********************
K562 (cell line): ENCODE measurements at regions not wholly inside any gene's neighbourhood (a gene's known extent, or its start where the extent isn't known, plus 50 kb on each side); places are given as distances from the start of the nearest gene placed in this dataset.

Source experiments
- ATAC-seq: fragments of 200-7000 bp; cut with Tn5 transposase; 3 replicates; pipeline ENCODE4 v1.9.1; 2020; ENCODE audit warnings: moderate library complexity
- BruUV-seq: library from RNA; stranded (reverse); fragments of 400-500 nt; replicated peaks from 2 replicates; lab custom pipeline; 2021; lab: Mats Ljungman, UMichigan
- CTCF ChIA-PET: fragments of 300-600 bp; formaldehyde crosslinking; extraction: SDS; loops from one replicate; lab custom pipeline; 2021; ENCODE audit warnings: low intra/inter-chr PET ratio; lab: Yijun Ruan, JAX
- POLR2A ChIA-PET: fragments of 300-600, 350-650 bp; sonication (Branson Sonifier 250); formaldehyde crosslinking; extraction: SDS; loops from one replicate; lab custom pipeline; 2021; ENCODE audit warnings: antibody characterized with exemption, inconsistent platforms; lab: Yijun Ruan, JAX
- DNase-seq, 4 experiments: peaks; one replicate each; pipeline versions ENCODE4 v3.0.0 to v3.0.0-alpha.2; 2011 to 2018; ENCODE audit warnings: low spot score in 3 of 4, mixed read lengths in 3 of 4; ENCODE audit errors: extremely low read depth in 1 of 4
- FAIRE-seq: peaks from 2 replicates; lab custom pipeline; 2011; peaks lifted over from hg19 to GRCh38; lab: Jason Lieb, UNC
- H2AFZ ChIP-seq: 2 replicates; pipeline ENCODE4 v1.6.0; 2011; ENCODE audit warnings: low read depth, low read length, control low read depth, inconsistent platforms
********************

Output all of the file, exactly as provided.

K562 (cell line): ENCODE measurements at regions not wholly inside any gene's neighbourhood (a gene's known extent, or its start where the extent isn't known, plus 50 kb on each side); places are given as distances from the start of the nearest gene placed in this dataset.

Source experiments
- ATAC-seq: fragments of 200-7000 bp; cut with Tn5 transposase; 3 replicates; pipeline ENCODE4 v1.9.1; 2020; ENCODE audit warnings: moderate library complexity
- BruUV-seq: library from RNA; stranded (reverse); fragments of 400-500 nt; replicated peaks from 2 replicates; lab custom pipeline; 2021; lab: Mats Ljungman, UMichigan
- CTCF ChIA-PET: fragments of 300-600 bp; formaldehyde crosslinking; extraction: SDS; loops from one replicate; lab custom pipeline; 2021; ENCODE audit warnings: low intra/inter-chr PET ratio; lab: Yijun Ruan, JAX
- POLR2A ChIA-PET: fragments of 300-600, 350-650 bp; sonication (Branson Sonifier 250); formaldehyde crosslinking; extraction: SDS; loops from one replicate; lab custom pipeline; 2021; ENCODE audit warnings: antibody characterized with exemption, inconsistent platforms; lab: Yijun Ruan, JAX
- DNase-seq, 4 experiments: peaks; one replicate each; pipeline versions ENCODE4 v3.0.0 to v3.0.0-alpha.2; 2011 to 2018; ENCODE audit warnings: low spot score in 3 of 4, mixed read lengths in 3 of 4; ENCODE audit errors: extremely low read depth in 1 of 4
- FAIRE-seq: peaks from 2 replicates; lab custom pipeline; 2011; peaks lifted over from hg19 to GRCh38; lab: Jason Lieb, UNC
- H2AFZ ChIP-seq: 2 replicates; pipeline ENCODE4 v1.6.0; 2011; ENCODE audit warnings: low read depth, low read length, control low read depth, inconsistent platforms